Each issue Lucy Farmer shares a smart and stylish way to repurpose a common item found at a flea market or garage sale. Here’s the story behind the screen door headboard she created for the Sept/Oct issue. Find Lucy’s other inspired creations at www.lucyinspired.com.
I have this friend, Ashlee. She has amazing style. I met her just two years ago and I can almost bet we have gone no more than five days at a time without seeing each other since. That’s crazy, right? A mutual friend introduced us saying we had to meet because we were kindred spirits. I guess you can say she was on target! Maybe she should be a matchmaker! (wink)
The first time we met Ashlee invited me to her home for lunch. She had the perfect bowls with the perfect plates and the perfect glassware. I was listening to the conversation, I swear, but I was also staring at every single tiny detail of her house. There were so many! When we went on the home tour, I was amazed when she told me her headboard was two screen doors she had upholstered! Would you have EVER guessed? I loved this girl and her house at first sight.
She called me over last August to help “recover” the doors. That’s the beauty of this headboard. You can change the fabric as often as you want! Ashlee originally used vintage orange fabric she bought on eBay. After using it for a couple of years, she decided it was time for a change.
We got started by laying the screen doors (they are attached to one another) on top of the bed. We used shims to hold each section in place. See the thin pieces of wood pictures below? You can get a package of them at your local hardware store. You don’t want to use something too thick or your door will stand off the wall.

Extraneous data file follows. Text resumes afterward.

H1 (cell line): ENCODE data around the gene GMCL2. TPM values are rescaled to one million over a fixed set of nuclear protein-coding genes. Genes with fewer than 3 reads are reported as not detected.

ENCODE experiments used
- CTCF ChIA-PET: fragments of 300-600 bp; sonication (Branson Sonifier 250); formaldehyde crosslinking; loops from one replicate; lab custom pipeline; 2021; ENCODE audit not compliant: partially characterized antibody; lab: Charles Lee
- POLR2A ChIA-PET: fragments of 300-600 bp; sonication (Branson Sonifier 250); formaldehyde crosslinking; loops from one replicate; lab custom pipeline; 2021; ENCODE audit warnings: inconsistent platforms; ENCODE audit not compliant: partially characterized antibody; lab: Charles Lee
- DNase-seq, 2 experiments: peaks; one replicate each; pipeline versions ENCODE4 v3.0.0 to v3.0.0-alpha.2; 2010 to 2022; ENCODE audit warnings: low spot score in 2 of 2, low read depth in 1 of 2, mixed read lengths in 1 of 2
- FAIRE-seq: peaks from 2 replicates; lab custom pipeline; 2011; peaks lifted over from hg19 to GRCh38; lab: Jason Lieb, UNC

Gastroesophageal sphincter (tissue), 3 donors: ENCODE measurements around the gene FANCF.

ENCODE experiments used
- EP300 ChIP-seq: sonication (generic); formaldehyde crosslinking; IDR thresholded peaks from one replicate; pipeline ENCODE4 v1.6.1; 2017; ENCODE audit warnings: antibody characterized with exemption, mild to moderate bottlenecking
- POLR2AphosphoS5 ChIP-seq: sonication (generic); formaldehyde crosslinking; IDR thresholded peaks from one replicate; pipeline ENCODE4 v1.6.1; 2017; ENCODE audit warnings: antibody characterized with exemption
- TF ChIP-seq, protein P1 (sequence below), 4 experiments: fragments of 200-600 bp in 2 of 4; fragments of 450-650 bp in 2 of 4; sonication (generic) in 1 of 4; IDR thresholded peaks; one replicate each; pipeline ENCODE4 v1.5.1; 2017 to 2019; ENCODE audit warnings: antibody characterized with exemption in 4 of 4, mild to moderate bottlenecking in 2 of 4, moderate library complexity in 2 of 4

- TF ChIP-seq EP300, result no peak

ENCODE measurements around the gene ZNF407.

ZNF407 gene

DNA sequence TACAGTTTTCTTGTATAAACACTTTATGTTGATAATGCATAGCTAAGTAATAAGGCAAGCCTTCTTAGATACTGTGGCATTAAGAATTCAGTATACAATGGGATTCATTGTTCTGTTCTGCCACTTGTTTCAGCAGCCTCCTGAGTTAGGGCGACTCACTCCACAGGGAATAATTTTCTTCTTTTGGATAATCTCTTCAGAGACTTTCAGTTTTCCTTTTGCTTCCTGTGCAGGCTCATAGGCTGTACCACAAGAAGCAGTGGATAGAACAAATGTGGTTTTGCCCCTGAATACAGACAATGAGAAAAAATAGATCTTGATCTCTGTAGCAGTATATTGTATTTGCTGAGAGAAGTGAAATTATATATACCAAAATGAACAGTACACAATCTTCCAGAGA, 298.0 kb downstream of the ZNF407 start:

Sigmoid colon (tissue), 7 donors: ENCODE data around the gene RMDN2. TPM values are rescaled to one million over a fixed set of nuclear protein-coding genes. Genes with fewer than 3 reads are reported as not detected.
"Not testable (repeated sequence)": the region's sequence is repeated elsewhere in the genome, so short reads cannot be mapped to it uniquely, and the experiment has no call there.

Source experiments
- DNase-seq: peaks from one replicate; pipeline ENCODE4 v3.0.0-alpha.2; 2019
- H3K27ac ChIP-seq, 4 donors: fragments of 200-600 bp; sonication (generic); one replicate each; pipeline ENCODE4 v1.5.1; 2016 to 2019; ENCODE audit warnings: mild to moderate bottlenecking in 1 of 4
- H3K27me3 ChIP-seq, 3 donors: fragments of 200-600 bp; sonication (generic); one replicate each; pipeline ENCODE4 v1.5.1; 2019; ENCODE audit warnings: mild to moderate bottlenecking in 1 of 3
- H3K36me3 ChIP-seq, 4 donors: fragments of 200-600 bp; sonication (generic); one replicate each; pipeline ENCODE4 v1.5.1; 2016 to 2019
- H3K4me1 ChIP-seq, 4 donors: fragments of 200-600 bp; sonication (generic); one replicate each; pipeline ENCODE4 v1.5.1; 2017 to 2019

Step 1: Cut pieces of plywood to fit inside each opening, leaving space for the fabric to wrap all the way around. You will be upholstering the plywood.
Step 2: Decide on how much cushion you want in each section. I would advise keeping it the same amount all over for continuity. We used stuffing and added sheet batting from the craft store, and overstuffed since it would be smashed down.
Step 3: Cut a piece of batting two inches bigger than your plywood, and staple around the back. Then take your stuffing and stuff it between the batting and the plywood until you have your desired puffiness.
Step 4: Cut the fabric two inches bigger than your stuffed piece of plywood all the way around. Do this by laying the plywood on top of the fabric with the topside of the fabric on the ground and your stuffing/batting in between.
Step 5: Pull the fabric around the backside of the plywood and staple it all the way around. Make sure you don’t pull too tight, or you won’t have enough to staple on the other side! You can pinch your corners and fold them over each other to make a smooth corner. You don’t want too much fabric bunching up, or your section won’t fit back into the door. Repeat this process for each section of your doors.
Step 6: Fit each upholstered piece of plywood into the respective section of the doors. It’s best to do this on the bed or floor in front of where the headboard will be in your room.
Step 7: Drill each upholstered piece to the doorframe using the shims to attach the sections to the doors. We also used flat pieces of hardware with screw holes to make it extra sturdy.
Once you have every piece in place, you are ready to put the headboard up. In this room, the ceilings are 8 feet and these doors are placed all the way to the trim to add height to the room. You can add hardware and hang the doors at your desired height. Ashlee set her headboard on bricks so that its height was adjustable.
Now it’s your turn. Be on the lookout for any kind of doors with different sized panels. Panels can always be cut out, and you can add the fabric to add dimension as a headboard—or why not as the door for your room?
You can see Ashlee’s other creative ideas on her blog, http://www.ohmystarsandgardens.com.